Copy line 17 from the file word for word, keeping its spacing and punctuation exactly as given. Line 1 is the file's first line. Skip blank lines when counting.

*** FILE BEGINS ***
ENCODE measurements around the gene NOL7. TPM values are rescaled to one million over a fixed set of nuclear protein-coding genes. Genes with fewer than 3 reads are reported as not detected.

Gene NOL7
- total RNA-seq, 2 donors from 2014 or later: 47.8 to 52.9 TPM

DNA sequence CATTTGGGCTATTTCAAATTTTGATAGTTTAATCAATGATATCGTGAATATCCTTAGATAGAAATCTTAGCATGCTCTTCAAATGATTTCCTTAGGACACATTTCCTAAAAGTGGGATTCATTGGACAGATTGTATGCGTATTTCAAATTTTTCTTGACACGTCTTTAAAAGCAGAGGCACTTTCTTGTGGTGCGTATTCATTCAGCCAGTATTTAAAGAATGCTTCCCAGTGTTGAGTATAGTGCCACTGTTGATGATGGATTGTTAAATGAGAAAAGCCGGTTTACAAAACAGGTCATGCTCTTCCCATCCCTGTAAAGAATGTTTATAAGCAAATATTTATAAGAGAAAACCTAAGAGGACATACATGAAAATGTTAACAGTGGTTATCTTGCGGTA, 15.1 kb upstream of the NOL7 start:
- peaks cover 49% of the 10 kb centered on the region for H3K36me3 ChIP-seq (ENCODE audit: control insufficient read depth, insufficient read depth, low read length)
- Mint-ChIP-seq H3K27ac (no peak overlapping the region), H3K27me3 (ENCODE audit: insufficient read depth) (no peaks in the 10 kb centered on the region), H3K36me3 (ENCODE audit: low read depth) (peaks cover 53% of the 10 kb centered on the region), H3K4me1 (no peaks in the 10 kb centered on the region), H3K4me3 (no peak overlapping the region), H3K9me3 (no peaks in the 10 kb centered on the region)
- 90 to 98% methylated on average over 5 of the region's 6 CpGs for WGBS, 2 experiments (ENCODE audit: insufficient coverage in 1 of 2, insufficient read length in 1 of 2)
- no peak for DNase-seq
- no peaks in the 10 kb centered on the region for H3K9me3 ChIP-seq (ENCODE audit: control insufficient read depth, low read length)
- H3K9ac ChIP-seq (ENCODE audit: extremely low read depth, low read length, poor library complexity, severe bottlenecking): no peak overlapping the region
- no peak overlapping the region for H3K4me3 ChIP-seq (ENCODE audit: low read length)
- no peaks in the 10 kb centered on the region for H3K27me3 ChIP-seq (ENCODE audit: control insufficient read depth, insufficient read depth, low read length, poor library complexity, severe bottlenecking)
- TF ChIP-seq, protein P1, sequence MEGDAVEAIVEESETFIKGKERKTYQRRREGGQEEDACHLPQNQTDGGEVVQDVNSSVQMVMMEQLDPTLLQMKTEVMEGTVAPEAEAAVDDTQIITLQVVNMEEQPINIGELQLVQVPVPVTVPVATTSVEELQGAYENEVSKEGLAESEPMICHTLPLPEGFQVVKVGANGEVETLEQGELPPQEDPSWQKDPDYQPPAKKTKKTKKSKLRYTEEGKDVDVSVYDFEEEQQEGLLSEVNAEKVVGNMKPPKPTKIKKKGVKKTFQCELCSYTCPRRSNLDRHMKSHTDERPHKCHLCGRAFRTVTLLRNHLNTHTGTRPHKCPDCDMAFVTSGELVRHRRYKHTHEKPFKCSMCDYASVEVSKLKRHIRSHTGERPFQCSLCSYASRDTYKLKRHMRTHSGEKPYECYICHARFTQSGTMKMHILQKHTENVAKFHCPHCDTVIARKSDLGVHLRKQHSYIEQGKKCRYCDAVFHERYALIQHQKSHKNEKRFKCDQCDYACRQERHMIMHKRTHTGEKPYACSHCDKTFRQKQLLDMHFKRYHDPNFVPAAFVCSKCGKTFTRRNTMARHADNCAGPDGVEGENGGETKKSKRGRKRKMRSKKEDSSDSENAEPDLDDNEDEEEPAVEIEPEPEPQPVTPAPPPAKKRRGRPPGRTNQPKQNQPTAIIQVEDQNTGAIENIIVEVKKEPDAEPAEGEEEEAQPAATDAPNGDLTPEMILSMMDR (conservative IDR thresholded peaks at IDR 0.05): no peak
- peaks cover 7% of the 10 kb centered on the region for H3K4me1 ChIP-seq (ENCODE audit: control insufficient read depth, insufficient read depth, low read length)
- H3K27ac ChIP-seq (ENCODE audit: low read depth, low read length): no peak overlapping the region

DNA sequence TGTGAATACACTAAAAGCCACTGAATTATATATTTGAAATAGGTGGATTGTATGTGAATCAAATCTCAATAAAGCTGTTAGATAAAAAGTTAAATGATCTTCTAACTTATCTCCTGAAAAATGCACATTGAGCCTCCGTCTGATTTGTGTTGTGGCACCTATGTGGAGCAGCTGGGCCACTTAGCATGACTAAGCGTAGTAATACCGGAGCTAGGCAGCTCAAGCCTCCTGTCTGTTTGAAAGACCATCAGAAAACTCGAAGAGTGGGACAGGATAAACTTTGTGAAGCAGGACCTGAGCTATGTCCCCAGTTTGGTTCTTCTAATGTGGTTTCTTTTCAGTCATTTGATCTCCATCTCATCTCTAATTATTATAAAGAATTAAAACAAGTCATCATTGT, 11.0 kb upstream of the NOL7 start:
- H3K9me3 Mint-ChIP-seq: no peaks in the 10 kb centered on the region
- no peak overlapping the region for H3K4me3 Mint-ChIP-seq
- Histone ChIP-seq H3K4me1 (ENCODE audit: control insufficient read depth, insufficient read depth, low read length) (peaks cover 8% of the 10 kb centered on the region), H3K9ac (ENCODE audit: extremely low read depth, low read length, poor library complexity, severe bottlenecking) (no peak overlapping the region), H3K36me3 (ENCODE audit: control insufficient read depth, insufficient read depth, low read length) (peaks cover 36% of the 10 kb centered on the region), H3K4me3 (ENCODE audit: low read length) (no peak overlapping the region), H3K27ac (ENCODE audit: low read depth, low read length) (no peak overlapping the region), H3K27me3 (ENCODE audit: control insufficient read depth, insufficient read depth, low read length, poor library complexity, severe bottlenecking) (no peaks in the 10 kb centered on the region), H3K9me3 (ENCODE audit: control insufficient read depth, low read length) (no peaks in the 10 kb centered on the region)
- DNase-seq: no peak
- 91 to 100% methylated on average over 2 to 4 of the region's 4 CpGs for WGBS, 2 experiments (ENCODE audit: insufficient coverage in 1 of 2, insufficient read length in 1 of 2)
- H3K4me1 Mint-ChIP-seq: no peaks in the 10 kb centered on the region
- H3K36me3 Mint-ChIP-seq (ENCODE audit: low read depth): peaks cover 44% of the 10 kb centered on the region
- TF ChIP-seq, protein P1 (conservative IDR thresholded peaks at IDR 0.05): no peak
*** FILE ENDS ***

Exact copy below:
- H3K9me3 Mint-ChIP-seq: no peaks in the 10 kb centered on the region